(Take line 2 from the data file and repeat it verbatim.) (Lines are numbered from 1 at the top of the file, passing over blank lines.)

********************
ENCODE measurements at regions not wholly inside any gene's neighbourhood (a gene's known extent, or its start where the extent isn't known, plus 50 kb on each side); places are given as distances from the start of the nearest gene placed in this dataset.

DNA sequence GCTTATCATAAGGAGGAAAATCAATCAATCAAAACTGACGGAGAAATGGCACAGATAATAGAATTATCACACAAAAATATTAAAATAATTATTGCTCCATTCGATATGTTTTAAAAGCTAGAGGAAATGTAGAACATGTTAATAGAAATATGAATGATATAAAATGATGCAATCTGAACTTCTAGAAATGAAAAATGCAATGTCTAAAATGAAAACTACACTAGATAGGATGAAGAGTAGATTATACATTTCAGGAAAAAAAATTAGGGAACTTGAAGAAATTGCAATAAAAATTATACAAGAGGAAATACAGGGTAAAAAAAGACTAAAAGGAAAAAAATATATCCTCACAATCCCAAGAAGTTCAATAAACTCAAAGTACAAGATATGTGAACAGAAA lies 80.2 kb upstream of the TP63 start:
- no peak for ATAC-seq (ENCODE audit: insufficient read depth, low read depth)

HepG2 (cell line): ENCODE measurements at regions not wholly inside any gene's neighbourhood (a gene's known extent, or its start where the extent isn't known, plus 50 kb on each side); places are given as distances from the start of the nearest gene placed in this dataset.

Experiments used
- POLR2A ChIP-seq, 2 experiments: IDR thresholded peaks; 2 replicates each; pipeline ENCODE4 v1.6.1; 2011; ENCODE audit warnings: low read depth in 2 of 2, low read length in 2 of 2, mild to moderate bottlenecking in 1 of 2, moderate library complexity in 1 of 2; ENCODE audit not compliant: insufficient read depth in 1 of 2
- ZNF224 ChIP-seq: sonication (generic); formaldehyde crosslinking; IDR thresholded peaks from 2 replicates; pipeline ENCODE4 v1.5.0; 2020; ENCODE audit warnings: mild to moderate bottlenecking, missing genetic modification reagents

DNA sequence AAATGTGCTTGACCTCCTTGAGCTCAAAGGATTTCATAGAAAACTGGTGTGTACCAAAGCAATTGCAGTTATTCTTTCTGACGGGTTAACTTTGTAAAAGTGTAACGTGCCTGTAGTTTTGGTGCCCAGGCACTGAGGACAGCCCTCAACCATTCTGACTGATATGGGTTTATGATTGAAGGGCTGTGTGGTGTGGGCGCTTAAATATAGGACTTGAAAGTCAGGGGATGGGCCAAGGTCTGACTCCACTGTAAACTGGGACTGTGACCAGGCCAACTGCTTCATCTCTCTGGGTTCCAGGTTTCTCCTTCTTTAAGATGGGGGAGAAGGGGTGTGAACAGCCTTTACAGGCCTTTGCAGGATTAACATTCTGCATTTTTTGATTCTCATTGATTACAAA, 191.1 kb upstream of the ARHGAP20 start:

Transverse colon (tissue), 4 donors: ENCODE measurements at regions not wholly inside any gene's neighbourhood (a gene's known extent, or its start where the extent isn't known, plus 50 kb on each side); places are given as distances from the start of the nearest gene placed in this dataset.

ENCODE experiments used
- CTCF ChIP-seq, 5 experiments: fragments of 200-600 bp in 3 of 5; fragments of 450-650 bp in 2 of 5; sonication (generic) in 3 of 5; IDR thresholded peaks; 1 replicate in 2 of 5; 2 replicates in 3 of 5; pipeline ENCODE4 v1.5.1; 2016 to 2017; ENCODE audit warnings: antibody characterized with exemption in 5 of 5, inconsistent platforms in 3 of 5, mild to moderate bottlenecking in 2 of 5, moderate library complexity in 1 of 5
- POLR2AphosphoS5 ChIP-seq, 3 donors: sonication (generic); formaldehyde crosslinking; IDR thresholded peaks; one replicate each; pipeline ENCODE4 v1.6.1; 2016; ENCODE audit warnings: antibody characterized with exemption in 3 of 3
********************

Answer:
DNA sequence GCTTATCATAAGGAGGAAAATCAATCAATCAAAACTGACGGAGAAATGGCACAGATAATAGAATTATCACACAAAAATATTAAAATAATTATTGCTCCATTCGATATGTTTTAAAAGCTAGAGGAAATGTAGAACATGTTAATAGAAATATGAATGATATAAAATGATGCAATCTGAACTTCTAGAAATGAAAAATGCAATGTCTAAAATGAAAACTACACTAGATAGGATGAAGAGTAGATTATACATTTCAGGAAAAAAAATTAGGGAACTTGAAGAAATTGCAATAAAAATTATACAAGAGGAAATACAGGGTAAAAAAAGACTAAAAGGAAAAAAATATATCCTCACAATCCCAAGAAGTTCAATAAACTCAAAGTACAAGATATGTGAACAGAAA lies 80.2 kb upstream of the TP63 start: